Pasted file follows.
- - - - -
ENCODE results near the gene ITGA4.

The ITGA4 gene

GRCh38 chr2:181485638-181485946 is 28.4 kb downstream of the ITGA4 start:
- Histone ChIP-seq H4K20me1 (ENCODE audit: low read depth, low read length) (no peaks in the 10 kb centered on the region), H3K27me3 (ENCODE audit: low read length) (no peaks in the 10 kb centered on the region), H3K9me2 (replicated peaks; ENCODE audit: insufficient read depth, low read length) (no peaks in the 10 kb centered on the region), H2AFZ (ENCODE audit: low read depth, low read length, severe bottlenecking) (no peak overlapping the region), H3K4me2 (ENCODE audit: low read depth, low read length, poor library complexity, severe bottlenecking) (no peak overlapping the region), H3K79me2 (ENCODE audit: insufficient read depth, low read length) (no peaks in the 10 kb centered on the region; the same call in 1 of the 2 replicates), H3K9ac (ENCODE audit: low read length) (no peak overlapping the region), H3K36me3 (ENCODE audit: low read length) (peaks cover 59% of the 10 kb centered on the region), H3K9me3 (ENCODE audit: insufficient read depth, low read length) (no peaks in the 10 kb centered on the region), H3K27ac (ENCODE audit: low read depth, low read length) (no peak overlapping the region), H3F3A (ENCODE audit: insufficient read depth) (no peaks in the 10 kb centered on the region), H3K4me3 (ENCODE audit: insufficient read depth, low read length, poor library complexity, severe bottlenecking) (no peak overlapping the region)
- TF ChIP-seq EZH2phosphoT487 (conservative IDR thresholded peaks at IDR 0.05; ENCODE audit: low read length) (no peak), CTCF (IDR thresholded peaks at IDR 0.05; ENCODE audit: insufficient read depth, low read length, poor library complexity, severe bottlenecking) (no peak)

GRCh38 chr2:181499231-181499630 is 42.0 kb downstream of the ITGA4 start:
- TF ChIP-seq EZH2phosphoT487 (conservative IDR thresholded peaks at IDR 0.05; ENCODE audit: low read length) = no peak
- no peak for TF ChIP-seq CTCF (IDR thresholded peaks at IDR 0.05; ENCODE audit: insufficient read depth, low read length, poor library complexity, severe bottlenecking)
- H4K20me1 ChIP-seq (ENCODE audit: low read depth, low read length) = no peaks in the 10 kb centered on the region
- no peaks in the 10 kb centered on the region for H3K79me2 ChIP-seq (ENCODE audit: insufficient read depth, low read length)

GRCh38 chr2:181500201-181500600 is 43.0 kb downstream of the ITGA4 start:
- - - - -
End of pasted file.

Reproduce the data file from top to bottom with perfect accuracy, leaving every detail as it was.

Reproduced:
ENCODE results near the gene ITGA4.

The ITGA4 gene

GRCh38 chr2:181485638-181485946 is 28.4 kb downstream of the ITGA4 start:
- Histone ChIP-seq H4K20me1 (ENCODE audit: low read depth, low read length) (no peaks in the 10 kb centered on the region), H3K27me3 (ENCODE audit: low read length) (no peaks in the 10 kb centered on the region), H3K9me2 (replicated peaks; ENCODE audit: insufficient read depth, low read length) (no peaks in the 10 kb centered on the region), H2AFZ (ENCODE audit: low read depth, low read length, severe bottlenecking) (no peak overlapping the region), H3K4me2 (ENCODE audit: low read depth, low read length, poor library complexity, severe bottlenecking) (no peak overlapping the region), H3K79me2 (ENCODE audit: insufficient read depth, low read length) (no peaks in the 10 kb centered on the region; the same call in 1 of the 2 replicates), H3K9ac (ENCODE audit: low read length) (no peak overlapping the region), H3K36me3 (ENCODE audit: low read length) (peaks cover 59% of the 10 kb centered on the region), H3K9me3 (ENCODE audit: insufficient read depth, low read length) (no peaks in the 10 kb centered on the region), H3K27ac (ENCODE audit: low read depth, low read length) (no peak overlapping the region), H3F3A (ENCODE audit: insufficient read depth) (no peaks in the 10 kb centered on the region), H3K4me3 (ENCODE audit: insufficient read depth, low read length, poor library complexity, severe bottlenecking) (no peak overlapping the region)
- TF ChIP-seq EZH2phosphoT487 (conservative IDR thresholded peaks at IDR 0.05; ENCODE audit: low read length) (no peak), CTCF (IDR thresholded peaks at IDR 0.05; ENCODE audit: insufficient read depth, low read length, poor library complexity, severe bottlenecking) (no peak)

GRCh38 chr2:181499231-181499630 is 42.0 kb downstream of the ITGA4 start:
- TF ChIP-seq EZH2phosphoT487 (conservative IDR thresholded peaks at IDR 0.05; ENCODE audit: low read length) = no peak
- no peak for TF ChIP-seq CTCF (IDR thresholded peaks at IDR 0.05; ENCODE audit: insufficient read depth, low read length, poor library complexity, severe bottlenecking)
- H4K20me1 ChIP-seq (ENCODE audit: low read depth, low read length) = no peaks in the 10 kb centered on the region
- no peaks in the 10 kb centered on the region for H3K79me2 ChIP-seq (ENCODE audit: insufficient read depth, low read length)

GRCh38 chr2:181500201-181500600 is 43.0 kb downstream of the ITGA4 start: